Voters in North Dakota will finally have their say on whether to legalize recreational pot or not. On Monday, officials announced that the question would be on the state’s ballot this November. Al Jaegers, Secretary of State, confirmed that advocates had gathered sufficient signatures to qualify the measure for voting. Dave Owen is the leader of Legalize ND, the group responsible for sponsoring the initiative.
In speaking with local media, Owen said that the initiative is “very simple” and “implementable on day one.” In explaining, he simplified the issue perfectly, “This measure is basically a referendum. Do you want recreational marijuana? Yes or no.” Back in July, Legalize ND gathered 17,695 signatures from North Dakotans supportive of the measure and submitted it to the Secretary of State.
According to the office of the Secretary of State, it determined that 14,637 of the collected signatures were valid, which exceeds the 13,452 signatures required to qualify for the ballot. It is a straightforward measure that puts no limitations on either the cultivation or the possession of marijuana by legal adults. This is refreshing, as other states restrict the quantity that people can grow and have in their possession.
If voters approve it, the initiative will legalize personal cultivation and possession of marijuana in North Dakota. However, unlike laws legalizing recreational pot use in other states, there are no limits on the North Dakota measure, which will allow people to cultivate as much as they need. The initiative also authorizes cultivation and sales commercially.
Erik Altieri, the executive director of NORML, or the National Organization for the Reform of Marijuana Laws, applauded the activists who worked so tirelessly to qualify the initiative for the election in November. “We congratulate the hard work and dedication from the campaign and countless volunteers on the ground in North Dakota, who went door to door and out into their communities to gather the signatures required to put this on the ballot in November,” he said.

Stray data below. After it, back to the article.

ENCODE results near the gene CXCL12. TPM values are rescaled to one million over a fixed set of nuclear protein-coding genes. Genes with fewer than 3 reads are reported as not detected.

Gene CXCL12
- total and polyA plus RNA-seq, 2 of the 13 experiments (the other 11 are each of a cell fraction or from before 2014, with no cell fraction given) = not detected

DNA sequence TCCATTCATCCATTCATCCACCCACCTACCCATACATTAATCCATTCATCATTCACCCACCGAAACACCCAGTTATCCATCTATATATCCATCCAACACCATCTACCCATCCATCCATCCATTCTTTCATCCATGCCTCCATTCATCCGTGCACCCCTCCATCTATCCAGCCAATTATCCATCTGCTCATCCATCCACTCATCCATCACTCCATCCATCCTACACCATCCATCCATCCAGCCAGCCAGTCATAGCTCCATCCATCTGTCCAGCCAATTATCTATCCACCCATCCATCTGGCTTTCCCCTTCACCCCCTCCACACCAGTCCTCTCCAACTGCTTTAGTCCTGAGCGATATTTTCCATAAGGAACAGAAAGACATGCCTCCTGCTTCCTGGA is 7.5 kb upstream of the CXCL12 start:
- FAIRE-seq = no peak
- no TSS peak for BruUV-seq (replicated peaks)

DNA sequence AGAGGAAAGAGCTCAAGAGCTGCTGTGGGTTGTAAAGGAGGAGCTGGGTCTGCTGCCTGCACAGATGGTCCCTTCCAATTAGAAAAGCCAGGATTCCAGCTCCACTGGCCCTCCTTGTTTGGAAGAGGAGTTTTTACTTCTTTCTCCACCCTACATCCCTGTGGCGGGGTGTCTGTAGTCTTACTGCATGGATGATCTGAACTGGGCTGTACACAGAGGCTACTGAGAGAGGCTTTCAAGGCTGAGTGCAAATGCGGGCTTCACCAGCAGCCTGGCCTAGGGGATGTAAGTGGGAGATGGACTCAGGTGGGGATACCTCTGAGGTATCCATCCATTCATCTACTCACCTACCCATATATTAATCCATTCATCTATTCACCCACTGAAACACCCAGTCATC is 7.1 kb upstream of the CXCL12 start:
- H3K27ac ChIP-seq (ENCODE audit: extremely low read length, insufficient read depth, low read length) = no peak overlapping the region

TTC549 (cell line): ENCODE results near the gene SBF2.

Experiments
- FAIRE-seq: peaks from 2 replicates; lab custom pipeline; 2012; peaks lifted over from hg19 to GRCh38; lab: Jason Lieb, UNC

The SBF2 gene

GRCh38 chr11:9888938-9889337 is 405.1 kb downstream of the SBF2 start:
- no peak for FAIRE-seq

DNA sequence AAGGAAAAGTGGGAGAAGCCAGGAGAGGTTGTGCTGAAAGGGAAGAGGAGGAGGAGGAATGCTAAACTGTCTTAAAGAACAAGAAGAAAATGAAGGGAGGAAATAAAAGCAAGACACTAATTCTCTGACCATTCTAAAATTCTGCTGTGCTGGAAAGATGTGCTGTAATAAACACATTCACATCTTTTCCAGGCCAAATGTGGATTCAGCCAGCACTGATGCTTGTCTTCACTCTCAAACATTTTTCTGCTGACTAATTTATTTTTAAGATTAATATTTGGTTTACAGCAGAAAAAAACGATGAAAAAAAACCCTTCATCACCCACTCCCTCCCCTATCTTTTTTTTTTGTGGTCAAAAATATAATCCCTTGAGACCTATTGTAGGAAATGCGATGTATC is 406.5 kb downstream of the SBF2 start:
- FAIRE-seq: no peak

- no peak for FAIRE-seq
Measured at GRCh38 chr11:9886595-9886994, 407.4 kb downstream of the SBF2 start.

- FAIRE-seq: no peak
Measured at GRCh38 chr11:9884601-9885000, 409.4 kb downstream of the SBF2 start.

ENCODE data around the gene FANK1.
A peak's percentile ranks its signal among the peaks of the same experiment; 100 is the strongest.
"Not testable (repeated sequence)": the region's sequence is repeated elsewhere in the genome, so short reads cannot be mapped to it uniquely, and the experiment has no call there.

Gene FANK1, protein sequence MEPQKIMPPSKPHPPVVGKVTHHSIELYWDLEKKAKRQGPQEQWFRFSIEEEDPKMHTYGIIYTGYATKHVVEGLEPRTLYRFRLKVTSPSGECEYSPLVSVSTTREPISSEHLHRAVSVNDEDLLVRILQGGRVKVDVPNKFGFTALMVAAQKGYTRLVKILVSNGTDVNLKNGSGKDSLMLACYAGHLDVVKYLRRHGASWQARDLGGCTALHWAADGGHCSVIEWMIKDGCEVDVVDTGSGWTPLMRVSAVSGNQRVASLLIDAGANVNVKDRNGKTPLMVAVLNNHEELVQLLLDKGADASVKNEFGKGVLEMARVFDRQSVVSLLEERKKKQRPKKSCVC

Altieri also added that, “Marijuana legalization is no longer a regional or partisan issue. Well over 60 percent of all Americans support ending our nation’s failed prohibition, and I expect North Dakota voters to send shockwaves across the country this fall, when they join the growing contingent of states who have chosen the sensible path of legalization and regulation over prohibition and incarceration.”
Wayne Stenehjem, North Dakota Attorney General, has already voiced his very clear opposition to the initiative on previous occasions. In June, he told reporters that he does not think that legalization marijuana would be good for the state in any way. Like other lawmakers across the country, the profits involved in taxing cannabis could still change his mind.
For now, though, Stenehjem says, “It could put pressure on the treatment providers because there are a number of people who are in treatment where marijuana is their No. 1 drug of choice, so I think it just might shift the law enforcement issues from one place to another.” He also reiterated, “I have said for a long time that I do not think, if marijuana is legalized in North Dakota, we will be healthier or safer.”
Despite these words, however, patients are still waiting for legal access to medical cannabis. The program is facing many delays. If successful this November, the recreational weed initiative could speed access to medical marijuana patients throughout the state. Back in 2016, voters approved the North Dakota Compassionate Care Act with a 64 percent majority vote, legalizing it for medical use.
However, almost two years later, the state legislature is still contemplating all the details of the medical pot law. The measure has yet to start implementation even. The state announced earlier that it has received nearly 20 applications for dispensary licenses, but even so, sales of medical marijuana are unlikely to begin until next year, if then.